Beaumont, a black Lab trained as a service dog who works with Victim Services coordinator Tara Busch, has been providing comfort to the victims of crime and trauma for seven years in Weyburn and the southeast Saskatchewan area, and is now nearing retirement.
Busch brought the black lab to the Weyburn Rotary meeting on Thursday for a presentation, and spoke about both her role and the role that Beaumont has played over the years.
Tara first met Beaumont at the Pacific Assistance Dogs Society (PADS) training facility in Vancouver, where dogs are raised and trained as assistance dogs. At the time, Beaumont was only the third dog in Canada who was certified and trained to work with a Victim Services program.
She has her office based at the Weyburn police station, but her position is funded through the Ministry of Justice, and she works to assist the victims of a crime or traumatic event when the police are called to investigate.
Beaumont travels with her when the police call for her assistance, and he will provide comfort to the victims as she works with them, as well as being there with victims if a matter goes into the court system, such as a victim of an assault, whether they are a child or an adult.
As an example, if there is a victim of a sexual assault, Tara and Beaumont are with them at the time of the incident, such as if they come in to give a statement in the “soft room”, and if there are charges laid, they are with the person right through the whole court process.
“Courts can be confusing and intimidating, so we are attending court with them if they wish, and we will appear on their behalf if they wish,” Tara explained. If a charge does go to trial or preliminary hearing, “we are the ones doing the witness preparation, and we work with the witnesses to review their statements. We work very closely with the Crown prosecutor, getting the witnesses ready for court, and we support them through this process.”
If an accused is found guilty of a charge and sentenced to jail, then her work with the victims continues, such as helping do a victim impact statement for the judge at sentencing, and when an accused comes up for parole or is released from custody.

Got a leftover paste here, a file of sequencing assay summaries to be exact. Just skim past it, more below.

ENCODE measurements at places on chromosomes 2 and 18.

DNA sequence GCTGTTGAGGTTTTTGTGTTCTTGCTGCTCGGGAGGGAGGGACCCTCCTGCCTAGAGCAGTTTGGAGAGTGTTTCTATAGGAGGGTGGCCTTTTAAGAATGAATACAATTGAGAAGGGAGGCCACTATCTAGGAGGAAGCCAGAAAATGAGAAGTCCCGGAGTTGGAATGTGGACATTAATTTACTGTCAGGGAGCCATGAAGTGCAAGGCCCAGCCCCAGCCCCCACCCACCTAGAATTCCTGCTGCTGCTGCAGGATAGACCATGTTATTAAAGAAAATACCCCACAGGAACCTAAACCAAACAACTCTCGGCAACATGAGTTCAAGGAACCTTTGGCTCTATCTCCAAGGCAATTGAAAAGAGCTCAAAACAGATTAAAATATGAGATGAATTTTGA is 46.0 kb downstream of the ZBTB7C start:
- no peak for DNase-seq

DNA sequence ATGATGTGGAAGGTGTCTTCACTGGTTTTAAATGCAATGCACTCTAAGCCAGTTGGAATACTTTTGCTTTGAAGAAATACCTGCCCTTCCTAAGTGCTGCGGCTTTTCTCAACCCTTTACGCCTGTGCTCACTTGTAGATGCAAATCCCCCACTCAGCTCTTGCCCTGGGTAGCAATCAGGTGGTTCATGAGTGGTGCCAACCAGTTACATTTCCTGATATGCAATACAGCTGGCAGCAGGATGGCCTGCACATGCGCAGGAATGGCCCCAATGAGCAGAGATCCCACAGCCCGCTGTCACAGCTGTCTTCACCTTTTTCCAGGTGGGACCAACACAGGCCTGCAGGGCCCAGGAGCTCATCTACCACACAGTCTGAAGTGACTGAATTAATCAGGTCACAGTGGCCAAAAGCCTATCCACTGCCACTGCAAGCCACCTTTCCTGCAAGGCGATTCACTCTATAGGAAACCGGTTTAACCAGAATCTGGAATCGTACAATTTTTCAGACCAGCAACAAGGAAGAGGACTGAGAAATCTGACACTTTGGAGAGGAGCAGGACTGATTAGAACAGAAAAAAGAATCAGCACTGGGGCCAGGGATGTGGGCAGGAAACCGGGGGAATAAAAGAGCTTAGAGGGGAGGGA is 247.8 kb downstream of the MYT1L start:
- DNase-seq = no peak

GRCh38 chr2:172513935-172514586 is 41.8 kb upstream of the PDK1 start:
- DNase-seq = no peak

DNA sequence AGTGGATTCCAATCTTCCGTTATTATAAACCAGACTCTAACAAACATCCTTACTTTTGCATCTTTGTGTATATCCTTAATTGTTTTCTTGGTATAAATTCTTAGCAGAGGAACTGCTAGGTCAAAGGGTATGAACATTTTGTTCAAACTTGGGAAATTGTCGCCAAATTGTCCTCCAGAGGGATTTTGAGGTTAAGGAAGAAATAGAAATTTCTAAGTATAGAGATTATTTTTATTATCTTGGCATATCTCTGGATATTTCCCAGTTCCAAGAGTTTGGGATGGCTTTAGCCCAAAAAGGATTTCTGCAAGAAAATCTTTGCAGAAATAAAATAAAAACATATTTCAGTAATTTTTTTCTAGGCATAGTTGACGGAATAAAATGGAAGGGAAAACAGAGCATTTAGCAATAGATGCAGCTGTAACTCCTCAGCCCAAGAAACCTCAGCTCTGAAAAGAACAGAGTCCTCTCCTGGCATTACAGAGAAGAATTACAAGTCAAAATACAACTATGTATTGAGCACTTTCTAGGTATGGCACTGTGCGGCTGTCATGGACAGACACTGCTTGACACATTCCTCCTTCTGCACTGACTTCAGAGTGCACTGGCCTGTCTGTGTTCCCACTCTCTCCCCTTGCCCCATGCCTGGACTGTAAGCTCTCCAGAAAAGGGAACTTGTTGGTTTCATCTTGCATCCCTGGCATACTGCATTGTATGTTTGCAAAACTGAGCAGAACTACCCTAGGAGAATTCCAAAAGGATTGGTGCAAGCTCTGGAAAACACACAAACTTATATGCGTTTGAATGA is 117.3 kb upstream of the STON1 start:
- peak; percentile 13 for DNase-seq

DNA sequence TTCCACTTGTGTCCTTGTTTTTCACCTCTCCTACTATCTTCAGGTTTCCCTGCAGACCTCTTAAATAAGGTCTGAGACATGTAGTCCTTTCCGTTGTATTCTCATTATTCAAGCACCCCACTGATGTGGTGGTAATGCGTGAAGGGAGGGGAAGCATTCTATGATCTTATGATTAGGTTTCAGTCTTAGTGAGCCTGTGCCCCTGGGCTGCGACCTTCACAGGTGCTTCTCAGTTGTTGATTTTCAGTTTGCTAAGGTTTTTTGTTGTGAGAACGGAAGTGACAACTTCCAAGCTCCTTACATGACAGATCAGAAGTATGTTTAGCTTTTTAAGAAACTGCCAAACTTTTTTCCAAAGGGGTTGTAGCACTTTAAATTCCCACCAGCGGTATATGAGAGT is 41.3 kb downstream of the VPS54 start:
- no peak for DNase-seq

As she’s paid by the Justice ministry, she and an assistant from the Carlyle RCMP detachment cover the entire southeast, which includes the Weyburn and Estevan city police and seven RCMP detachments. She also has volunteers in the area, two based in Estevan and one in Carnduff, who have been trained and cleared by the RCMP to help out as needed.
As a trained service dog, Beaumont can sense stress and anxiety, and if he comes into a soft room where a victim is being interviewed or is resting, he will lean up against their leg or curl up in their lap to lend support and comfort, particularly to children.
Tara met with a number of judges who cover the southeast region and was approved to bring Beaumont in as a testimony aid in court, such as if a child has to testify about something traumatic.
“It’s been a huge commitment. I didn’t really realize that when I signed up, it’s 24/7. He’s my partner, and at the end of the day he comes home with me,” said Tara. “It’s been pretty phenomenal. He has been a very, very big asset.”
Tara noted that Beaumont is approaching his retirement, as she has noticed he’s not quite as eager to go to work in the morning as he used to be, and he doesn’t like to be petted as much.
Since the COVID lockdowns in March of 2020, she and Beaumont have not been involved in any trials for the last year and a half, although they will be involved in one coming up this week.
“In the next little while, we’ll have to think about retiring Beaumont, and at that point, I will formally adopt him, and he’ll just become my office dog,” said Tara.
Beaumont has found his services called upon in the office, she added, noting that he loves children and runs up front when he hears their voices when they come into the office. In addition, there are times when officers come in from a tough shift and she’ll find him playing with them or sitting with them.
Asked if she’s spoken to students in schools about her work or Beaumont’s work, Tara noted that before COVID she had done several presentations in schools, including a series of 42 presentations around a social media campaign, “Do Not Hit Send”, plus she works closely with school counsellors anytime she is working with any students needing victim services.
About 90 per cent of referrals for her services are from the police, some are self-referrals and some come from agencies like Mental Health and Addictions.
Tara explained there is a difference between what Beaumont does as a service dog and a therapy or comfort animal, as under legislation, Tara can take him into any store or other public place.